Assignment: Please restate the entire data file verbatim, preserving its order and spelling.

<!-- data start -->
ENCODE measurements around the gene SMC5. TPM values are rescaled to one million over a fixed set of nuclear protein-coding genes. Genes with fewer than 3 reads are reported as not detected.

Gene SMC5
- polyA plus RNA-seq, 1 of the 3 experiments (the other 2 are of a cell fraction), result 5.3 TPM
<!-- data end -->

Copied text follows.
ENCODE measurements around the gene SMC5. TPM values are rescaled to one million over a fixed set of nuclear protein-coding genes. Genes with fewer than 3 reads are reported as not detected.

Gene SMC5
- polyA plus RNA-seq, 1 of the 3 experiments (the other 2 are of a cell fraction), result 5.3 TPM